Georgia of Santa Fe: Fine Dining à la O’Keeffe

Georgia in Santa Fe

Last night we enjoyed our second memorable evening at Georgia ( in a week. Our first dinner – in the bar with friends – was delicious, but not only in terms of victuals and potables. Our server was the highlight of our outing. I’m sorry to have forgotten her name, but her smile, laughter and eagerness to ensure a perfect experience stick with me. The Manhattan was exceptional, calamari smoky and fresh, wine oh-so-fine, and braised short ribs out of this world.

Indeed our first experience was so enjoyable that we returned before the experience could fade in our memories.

Imagine a slightly nutty, balsamic and caper-spiked indulgence… A half portion would well have sufficed, but I devoured them all.

For round two we ate in the dining room with my visiting parents. The elegant minimalism (impeccably edited, not spartan design) of the bar is perfected in the dining room. Georgia O’Keeffe presides in black and white over a dining room she might well have concocted herself if she were still with us. I started with crispy Brussels sprouts. Sound mundane? Hardly! Imagine a slightly nutty, balsamic and caper-spiked indulgence… A half portion would well have sufficed, but I devoured them all. A Flintstone-worthy lamb shank served over spinach was tasty if 4x too large. But once again, I ate everything, new year’s resolutions be damned.

My review would remain incomplete without a nod to Grant, our enthusiastic and thoroughly charming server. A handsome twist on Jim Carrey (with a jigger of Max Headroom), his wine recommendation was the welcome mat for a delightful one man show that kept us laughing and joyful. Thanks, Georgia and Grant, for a perfect night.

Fine Dining à la O’Keeffe

Is Georgia really fine dining à la O’Keeffe? I’d like to think so. On the one hand, the decor offers a modern echo of the stark, simple, minimalist but handsome aesthetic that Georgia O’Keeffe favored in her New Mexico homes. As for the artist’s dining preferences, cookbooks suggest a similarly restrained palate. I have prepared some of the meals she apparently favored after a day’s work in Abiquiu or at Ghost Ranch, and while sometimes hardy, they are created with few ingredients and no fuss. Chef Brett Sparman’s dishes are superior to the quotidian fair that often passes for home cooking nowadays, but they are carefully edited and ingredient-forward. They are precise, not precious, and they are consistently delicious. I suspect that the restaurant’s namesake would have approved.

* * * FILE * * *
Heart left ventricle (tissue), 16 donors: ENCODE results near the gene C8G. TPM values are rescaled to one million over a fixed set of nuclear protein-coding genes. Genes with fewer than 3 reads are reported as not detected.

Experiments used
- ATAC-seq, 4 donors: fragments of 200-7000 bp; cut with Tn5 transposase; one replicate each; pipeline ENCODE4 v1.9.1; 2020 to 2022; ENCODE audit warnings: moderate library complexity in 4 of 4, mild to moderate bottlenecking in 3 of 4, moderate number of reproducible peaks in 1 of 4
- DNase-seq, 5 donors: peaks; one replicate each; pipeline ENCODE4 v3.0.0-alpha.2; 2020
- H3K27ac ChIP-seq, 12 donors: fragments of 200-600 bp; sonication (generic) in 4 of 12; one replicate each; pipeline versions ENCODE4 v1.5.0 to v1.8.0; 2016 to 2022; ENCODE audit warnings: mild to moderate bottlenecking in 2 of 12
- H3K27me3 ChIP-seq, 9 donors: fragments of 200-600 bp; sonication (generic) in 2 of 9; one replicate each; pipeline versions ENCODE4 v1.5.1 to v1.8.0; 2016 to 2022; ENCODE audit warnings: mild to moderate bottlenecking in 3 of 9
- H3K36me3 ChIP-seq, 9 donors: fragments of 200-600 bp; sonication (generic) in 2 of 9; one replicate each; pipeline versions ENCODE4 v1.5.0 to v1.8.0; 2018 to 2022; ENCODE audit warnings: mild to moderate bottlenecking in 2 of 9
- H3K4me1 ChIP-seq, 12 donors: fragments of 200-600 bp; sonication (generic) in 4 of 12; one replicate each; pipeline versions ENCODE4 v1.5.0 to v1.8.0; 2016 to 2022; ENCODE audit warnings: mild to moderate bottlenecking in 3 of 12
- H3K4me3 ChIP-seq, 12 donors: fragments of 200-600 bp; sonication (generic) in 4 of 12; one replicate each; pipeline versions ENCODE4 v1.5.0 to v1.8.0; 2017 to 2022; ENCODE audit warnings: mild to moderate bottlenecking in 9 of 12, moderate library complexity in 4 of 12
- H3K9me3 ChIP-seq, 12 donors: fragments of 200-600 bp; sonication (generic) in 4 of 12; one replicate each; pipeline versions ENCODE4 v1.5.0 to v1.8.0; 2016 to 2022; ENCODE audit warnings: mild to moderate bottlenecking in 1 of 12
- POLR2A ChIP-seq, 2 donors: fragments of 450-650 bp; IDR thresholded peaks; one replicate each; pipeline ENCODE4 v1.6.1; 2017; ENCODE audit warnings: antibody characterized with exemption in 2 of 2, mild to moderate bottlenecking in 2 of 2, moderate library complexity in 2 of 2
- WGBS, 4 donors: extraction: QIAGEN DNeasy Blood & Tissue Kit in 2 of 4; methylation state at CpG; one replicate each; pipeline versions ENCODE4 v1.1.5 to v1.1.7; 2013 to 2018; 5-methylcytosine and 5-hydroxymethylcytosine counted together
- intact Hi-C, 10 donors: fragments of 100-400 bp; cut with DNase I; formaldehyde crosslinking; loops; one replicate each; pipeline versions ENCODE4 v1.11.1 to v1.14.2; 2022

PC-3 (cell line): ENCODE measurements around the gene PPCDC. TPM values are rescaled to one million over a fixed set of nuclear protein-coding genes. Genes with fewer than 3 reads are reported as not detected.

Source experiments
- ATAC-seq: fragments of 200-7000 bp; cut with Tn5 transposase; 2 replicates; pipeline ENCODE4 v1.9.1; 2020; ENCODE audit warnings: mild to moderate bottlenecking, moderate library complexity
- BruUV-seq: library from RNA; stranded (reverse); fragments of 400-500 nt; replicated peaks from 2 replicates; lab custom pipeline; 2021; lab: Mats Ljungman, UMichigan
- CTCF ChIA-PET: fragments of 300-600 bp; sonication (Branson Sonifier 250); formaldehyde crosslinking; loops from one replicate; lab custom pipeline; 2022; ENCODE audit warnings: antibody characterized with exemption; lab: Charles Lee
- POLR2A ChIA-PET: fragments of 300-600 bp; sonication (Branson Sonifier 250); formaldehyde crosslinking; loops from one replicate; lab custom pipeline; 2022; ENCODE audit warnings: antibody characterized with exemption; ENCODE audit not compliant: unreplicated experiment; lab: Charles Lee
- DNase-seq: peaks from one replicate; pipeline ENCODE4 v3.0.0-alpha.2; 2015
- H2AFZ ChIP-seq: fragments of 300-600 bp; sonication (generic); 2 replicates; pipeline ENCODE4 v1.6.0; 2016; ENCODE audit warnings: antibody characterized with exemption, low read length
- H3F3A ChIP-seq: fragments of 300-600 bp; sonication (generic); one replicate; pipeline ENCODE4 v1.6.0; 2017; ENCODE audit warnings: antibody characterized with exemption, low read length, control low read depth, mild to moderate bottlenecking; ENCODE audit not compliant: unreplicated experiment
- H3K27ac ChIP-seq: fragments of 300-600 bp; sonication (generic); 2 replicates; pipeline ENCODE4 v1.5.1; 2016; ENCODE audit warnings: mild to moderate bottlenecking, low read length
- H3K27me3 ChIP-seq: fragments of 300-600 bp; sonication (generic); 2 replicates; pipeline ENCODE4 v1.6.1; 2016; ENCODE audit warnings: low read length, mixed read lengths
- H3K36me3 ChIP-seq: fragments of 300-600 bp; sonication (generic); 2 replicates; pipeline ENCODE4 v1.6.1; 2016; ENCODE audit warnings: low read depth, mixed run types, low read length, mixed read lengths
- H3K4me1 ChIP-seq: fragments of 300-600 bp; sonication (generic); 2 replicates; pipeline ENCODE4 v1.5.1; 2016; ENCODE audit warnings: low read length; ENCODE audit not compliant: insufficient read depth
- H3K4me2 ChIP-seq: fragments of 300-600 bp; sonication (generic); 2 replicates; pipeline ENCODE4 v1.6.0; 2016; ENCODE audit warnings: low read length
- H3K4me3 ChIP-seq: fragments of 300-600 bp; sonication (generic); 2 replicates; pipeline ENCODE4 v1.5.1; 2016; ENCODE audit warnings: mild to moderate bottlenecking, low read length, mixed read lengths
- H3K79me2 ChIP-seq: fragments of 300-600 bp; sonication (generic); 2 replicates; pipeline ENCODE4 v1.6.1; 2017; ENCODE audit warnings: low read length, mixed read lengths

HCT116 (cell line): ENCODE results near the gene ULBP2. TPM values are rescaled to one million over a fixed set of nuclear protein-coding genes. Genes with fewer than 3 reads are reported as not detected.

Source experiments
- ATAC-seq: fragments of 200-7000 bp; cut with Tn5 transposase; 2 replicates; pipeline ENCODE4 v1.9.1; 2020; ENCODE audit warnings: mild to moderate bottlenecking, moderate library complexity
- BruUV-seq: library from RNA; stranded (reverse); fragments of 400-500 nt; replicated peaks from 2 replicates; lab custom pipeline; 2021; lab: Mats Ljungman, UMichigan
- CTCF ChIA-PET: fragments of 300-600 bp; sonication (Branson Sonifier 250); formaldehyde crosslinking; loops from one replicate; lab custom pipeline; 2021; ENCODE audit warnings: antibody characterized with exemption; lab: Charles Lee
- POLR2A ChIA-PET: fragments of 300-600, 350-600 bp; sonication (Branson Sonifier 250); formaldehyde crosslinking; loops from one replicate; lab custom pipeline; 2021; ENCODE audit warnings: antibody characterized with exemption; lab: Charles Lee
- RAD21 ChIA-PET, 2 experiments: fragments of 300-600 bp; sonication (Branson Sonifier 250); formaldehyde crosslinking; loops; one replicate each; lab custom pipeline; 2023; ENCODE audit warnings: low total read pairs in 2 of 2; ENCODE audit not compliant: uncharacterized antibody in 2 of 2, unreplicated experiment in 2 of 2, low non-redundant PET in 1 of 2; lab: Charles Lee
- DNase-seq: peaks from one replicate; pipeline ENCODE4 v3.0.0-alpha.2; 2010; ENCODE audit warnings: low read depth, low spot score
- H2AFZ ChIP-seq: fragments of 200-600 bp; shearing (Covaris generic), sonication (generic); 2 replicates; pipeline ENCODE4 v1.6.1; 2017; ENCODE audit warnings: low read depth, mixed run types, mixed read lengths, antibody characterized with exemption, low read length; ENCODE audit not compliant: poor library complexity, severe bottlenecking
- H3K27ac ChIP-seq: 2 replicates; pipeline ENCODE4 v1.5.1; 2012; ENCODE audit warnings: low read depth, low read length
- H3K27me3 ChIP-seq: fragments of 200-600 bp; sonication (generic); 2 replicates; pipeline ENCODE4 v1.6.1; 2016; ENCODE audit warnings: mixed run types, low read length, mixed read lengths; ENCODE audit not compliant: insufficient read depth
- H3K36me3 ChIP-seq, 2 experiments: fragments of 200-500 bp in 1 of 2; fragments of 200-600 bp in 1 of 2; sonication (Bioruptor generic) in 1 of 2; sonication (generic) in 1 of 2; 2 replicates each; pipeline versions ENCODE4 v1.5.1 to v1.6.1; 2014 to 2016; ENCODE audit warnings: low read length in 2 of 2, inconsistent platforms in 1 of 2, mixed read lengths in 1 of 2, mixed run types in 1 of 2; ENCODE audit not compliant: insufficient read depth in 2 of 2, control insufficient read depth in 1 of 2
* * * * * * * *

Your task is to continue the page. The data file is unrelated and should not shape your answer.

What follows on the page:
Georgia Q&A

Have I piqued your interest? Here is some helpful information to help transform that interest into a reservation.

Q: Where is Georgia located?
A: Georgia is located at 225 Johnson Street in Santa Fe next door to the iconic Georgia O’Keeffe Museum.

Q: When is Georgia open?
A: Georgia serves dinner seven days a week beginning at 5:30pm. Georgia celebrates daily happy hour in the tavern between 4:00 and 6:00pm.

Q: Does Georgia offer outdoor service?
A: Georgia serves dinner on the patio in the summer and fall.

Q: Do I need a reservation?
A: While Georgia welcomes walk-ins, I would encourage you to make a reservation – especially during summer and holidays – to ensure that you can be accommodated according to your preferences. To make a reservation you can call 505-989-GEORGIA (4367) or book online through OpenTable.

Q: Does George permit pets on the patio?
A: Georgia welcomes leashed, well-mannered pets for patio dining during the summer and fall.

Q: Does Georgia have a website where I can find more information?
A: You can learn more about Georgia (and view more photographs) at

Any more questions? Add them in the comments and we’ll try to answer them or pass them along to Chef Sparman and his team.

Georgia Reviews

Dining at Georgia is memorable in all the right ways. But don’t just take my word for it.

Georgia reflects professional management from start to finish. For example,… drive right up to the entrance and a valet will park your car for you. No hassle involved and a gracious way to solve… [the Santa Fe parking] problem.